I’ve played around with the action sequence modes on other phones and found them to be a lot of fun — so long as you have a particularly exciting scene to capture. Nokia’s effort seems to work in much the same way, but with what seems to be a more stripped down, easier to use interface.
You can set the camera to automatically load in SmartCam mode, or you can pin the icon to your home screen to get access to it quickly.
Windows Phone 8 software
As part of Nokia’s Lumia range of phones, the 925 will be running on Microsoft’s Windows Phone 8 software. Manufacturers can’t skin the operating system like they can with Android, so if you’ve used Window Phone before, you’ll find the same large, live tiles on the home screen with apps in a long list to the right.
Nokia does throw in quite a few of its own apps including its Here Maps service — that provides a wealth of local business information — the turn-by-turn GPS satellite navigation service Here Drive, and various other bits and pieces too. Some of them are genuinely handy additions, but you can find the whole suite on even the budget Lumia 620, so if you just want to use Nokia’s services, you really don’t need to splash your cash on the 925.
One thing you will need to bear in mind though is that the Windows Phone 8 app store is still very understocked. You can find the odd jewel — Netflix, Spotify, and Skype are all available — but many big titles are missing, and WP8 devices are generally at the end of the queue for receiving new apps.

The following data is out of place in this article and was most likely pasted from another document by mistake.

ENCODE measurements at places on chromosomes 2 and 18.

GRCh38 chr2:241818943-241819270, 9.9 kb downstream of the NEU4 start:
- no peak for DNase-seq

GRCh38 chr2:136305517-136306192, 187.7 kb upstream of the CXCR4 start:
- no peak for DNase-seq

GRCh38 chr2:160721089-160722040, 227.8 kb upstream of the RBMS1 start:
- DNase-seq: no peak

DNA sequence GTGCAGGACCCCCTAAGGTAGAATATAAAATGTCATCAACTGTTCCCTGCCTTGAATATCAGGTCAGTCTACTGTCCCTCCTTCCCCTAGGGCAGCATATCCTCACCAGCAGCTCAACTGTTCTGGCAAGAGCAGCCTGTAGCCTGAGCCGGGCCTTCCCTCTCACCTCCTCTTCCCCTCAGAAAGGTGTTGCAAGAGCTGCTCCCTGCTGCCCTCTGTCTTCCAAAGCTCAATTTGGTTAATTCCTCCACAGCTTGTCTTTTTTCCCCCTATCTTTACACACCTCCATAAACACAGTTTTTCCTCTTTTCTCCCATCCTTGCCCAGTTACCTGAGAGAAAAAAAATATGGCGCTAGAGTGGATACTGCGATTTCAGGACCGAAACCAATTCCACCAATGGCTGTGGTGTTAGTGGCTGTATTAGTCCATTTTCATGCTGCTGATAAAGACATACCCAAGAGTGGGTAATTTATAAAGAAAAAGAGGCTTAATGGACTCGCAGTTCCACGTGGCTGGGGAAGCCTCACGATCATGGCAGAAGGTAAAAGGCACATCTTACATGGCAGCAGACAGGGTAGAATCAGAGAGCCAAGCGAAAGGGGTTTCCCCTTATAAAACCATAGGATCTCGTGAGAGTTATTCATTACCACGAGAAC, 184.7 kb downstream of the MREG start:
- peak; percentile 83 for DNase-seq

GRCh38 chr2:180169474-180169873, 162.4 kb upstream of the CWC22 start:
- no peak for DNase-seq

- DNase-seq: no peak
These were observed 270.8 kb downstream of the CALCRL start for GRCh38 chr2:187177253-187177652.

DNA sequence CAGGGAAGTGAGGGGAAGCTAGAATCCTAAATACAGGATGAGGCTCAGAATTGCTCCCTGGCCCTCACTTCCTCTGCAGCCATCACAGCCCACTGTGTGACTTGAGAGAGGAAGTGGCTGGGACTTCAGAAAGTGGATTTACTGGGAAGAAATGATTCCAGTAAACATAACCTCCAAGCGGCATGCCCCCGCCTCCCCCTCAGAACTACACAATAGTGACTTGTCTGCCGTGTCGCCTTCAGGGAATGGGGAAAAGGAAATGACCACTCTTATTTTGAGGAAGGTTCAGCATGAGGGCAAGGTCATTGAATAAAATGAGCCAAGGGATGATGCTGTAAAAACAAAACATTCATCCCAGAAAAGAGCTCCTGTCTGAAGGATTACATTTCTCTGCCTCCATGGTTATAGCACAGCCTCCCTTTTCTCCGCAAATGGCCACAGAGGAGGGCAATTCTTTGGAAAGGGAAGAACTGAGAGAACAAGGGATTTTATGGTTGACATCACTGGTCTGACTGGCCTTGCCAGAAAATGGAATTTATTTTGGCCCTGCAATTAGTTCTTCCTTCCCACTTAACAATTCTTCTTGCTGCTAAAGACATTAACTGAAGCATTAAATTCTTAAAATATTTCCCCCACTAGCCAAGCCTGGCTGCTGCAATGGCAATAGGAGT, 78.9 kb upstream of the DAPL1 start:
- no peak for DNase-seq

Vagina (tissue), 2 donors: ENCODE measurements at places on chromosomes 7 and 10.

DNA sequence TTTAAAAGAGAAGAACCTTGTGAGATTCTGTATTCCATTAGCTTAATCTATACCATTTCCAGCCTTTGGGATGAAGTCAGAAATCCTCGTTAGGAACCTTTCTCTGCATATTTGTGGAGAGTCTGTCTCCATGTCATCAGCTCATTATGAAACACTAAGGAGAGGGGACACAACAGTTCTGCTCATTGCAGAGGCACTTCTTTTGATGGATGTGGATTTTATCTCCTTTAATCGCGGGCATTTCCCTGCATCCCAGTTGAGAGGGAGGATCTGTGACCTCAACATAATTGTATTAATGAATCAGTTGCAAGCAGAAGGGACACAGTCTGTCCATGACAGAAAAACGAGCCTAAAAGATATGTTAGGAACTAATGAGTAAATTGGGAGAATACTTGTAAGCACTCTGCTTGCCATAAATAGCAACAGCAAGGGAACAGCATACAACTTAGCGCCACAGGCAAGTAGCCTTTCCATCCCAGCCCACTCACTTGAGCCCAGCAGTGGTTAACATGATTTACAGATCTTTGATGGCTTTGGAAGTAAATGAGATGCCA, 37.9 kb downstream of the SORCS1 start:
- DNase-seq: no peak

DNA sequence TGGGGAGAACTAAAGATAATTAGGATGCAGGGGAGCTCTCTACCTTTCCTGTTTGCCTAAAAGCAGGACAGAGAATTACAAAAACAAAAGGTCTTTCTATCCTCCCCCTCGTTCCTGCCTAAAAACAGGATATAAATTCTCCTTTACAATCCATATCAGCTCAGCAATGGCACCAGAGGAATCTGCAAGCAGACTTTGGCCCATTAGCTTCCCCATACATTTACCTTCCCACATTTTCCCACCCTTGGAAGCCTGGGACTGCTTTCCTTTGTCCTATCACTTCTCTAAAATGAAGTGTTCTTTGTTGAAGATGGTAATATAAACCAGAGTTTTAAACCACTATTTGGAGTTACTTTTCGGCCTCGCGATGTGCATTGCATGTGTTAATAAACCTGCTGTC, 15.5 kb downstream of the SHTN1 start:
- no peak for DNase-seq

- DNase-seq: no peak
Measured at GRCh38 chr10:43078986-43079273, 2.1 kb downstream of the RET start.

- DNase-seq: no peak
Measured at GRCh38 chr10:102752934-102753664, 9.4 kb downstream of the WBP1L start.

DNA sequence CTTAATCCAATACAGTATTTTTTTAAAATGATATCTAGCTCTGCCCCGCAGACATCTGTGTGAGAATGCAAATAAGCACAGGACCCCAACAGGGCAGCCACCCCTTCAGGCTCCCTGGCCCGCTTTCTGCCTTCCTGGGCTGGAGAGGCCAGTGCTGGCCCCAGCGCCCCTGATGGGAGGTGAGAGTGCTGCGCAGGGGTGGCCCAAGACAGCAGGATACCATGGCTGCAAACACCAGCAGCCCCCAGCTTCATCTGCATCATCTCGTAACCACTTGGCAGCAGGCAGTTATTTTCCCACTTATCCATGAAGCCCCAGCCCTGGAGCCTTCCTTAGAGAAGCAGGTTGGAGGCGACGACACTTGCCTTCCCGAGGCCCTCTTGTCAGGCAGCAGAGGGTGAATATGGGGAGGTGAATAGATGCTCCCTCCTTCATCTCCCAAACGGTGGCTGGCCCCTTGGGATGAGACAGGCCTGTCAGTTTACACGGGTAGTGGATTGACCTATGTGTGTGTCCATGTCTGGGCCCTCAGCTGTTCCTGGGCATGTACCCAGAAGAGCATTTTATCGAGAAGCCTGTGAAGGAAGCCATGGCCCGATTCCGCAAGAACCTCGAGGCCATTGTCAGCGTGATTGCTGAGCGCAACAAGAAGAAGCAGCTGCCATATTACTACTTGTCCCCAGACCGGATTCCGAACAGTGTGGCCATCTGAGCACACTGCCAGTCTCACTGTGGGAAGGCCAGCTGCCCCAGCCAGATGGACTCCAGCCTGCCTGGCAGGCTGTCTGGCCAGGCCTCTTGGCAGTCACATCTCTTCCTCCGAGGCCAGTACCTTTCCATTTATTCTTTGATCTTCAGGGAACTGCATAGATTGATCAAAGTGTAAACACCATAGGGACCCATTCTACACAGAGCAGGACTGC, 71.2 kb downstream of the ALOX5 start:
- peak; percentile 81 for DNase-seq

The 925 is powered by a 1.5GHz dual-core processor which — surprise, surprise — is the same engine that’s inside the 920 and 928. It’s easy to argue that Nokia needs to ramp up its processor if it wants to properly compete with the quad-core phones, but given that there’s very little you can find in the Windows Phone store to tax a phone, it probably doesn’t need to. I found swiping around the interface to be perfectly swift, but I’ll reserve judgement for the final review.
With its new metal parts, the Nokia Lumia 925 is a sleek and attractive addition to the Windows Phone 8 range. Does it excite, though? No. It shares most of its key specs with the older Lumia 920 which doesn’t really stack up well against the elite competition such as the HTC One and Samsung Galaxy S4.
We’ll have to wait and see if the slight tweaks to the camera and the more sturdy build will make the 925 a serious smart phone contender.